China and Argentina resume joint venture for space exploration
The two countries will cooperate in the development of ships and other instruments for space exploration, as well as land infrastructure to launch and control space missions and satellites, according to an agreement published in Argentina’s official gazette on Friday
China and Argentina have resumed plans to work together on outer space exploration in a sign of the Asian nation's growing influence in the administration of President Alberto Fernandez.
The two countries will cooperate in the development of ships and other instruments for space exploration, as well as land infrastructure to launch and control space missions and satellites, according to an agreement published in Argentina's official gazette on Friday. The deal has been in effect since July 24, according to the publication, which says all space exploration shall have peaceful intention.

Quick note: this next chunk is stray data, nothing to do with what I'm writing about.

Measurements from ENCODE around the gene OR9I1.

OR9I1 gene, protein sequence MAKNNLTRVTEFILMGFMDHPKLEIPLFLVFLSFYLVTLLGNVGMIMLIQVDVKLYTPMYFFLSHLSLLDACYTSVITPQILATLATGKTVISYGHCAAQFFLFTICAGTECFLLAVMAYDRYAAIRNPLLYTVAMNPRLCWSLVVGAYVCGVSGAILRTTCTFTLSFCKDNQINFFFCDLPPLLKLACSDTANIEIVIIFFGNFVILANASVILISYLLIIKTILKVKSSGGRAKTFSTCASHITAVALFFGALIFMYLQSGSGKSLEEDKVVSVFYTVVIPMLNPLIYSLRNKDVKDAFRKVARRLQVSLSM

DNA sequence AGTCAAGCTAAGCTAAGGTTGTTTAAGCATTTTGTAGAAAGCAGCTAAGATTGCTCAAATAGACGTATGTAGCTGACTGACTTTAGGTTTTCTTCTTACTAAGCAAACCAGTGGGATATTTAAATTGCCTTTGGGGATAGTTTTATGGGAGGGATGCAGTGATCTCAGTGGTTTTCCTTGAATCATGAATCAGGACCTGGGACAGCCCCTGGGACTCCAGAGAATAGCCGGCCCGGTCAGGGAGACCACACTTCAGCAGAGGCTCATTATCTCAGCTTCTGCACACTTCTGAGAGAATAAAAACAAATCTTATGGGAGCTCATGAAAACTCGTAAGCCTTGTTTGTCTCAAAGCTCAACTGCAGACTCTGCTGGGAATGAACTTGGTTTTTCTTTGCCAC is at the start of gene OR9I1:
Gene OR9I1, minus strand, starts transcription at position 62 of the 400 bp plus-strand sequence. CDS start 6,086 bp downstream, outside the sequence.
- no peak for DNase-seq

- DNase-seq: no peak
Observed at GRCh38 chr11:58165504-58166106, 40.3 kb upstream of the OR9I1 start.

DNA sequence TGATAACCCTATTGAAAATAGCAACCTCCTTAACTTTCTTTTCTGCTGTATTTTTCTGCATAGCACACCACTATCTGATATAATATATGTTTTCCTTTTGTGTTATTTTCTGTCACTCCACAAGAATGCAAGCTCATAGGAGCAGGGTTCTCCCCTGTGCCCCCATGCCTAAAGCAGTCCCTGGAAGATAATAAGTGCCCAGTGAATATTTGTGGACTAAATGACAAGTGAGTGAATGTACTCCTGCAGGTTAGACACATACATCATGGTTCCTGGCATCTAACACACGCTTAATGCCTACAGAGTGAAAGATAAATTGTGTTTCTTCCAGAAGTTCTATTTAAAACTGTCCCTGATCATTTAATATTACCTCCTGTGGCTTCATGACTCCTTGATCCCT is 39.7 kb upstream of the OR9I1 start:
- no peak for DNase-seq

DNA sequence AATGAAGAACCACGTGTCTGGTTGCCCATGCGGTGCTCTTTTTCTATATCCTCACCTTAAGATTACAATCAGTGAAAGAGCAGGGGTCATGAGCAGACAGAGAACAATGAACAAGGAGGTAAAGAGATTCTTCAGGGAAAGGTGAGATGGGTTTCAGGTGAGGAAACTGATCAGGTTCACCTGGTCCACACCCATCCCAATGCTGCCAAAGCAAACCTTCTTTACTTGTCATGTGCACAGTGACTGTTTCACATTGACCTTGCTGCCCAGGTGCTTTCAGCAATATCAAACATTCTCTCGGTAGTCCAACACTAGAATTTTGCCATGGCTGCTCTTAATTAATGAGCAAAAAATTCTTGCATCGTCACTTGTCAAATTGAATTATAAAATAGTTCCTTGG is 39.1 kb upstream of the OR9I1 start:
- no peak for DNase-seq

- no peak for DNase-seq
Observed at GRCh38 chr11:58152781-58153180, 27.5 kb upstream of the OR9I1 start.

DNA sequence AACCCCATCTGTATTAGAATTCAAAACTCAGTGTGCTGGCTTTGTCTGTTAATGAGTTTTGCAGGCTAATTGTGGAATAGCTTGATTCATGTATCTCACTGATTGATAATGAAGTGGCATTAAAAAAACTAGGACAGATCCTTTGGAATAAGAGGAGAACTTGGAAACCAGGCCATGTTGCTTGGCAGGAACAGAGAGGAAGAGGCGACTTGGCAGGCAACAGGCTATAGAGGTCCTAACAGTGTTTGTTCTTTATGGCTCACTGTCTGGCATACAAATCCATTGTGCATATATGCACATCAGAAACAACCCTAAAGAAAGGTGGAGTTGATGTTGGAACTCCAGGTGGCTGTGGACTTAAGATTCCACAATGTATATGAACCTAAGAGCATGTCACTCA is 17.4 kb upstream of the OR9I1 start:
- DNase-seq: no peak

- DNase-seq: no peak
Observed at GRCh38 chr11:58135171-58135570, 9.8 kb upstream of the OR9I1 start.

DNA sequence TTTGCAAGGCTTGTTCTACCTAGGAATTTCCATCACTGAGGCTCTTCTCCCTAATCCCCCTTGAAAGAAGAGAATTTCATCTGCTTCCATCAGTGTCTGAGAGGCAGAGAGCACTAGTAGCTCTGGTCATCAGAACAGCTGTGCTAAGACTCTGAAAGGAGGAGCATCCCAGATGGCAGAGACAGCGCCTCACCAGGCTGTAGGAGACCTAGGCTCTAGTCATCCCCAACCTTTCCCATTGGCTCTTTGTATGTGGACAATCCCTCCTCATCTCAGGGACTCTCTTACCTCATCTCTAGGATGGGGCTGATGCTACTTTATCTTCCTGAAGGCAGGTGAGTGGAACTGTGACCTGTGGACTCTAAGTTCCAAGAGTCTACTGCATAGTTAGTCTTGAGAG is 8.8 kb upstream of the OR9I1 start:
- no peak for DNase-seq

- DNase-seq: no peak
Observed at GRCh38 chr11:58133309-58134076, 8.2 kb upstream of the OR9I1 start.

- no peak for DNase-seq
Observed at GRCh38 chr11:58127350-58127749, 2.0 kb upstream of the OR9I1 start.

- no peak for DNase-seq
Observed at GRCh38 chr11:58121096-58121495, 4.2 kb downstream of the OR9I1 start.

A Foreign Ministry spokesman confirmed to Bloomberg News that the deal is now in effect.
As part of the negotiations, Argentina has already allowed China to build a 494-acre (two square kilometers) space station in the country's Neuquen province, in Patagonia. The land where the station stands was granted to the Chinese in 2012, for 50 years.
Initial agreements for space exploration had been signed with China in 2012 and 2015 during the government of Cristina Fernandez de Kirchner. They stalled during the administration of President Mauricio Macri, who sought to restore relations with the U.S. Now that Fernandez is Kirchner returned to the government as vice president, the deal is moving forward again.
It calls for the two countries to exchange data, research findings, academics and create a sub-committee led by officials from both sides. The Argentine government's space unit, CONAE, will collaborate with its Chinese counterpart, CNSA.
The agreement comes as Argentina and China renewed on Thursday an existing currency swap line that bolsters the South American country's foreign reserves. The swap line is worth 130 billion yuan ($18.7 billion). The Foreign Ministry spokesperson said it was a coincidence that the two announcements came in the same week, citing bureaucratic delays in the space deal.
Written by Patrick Gillespie.
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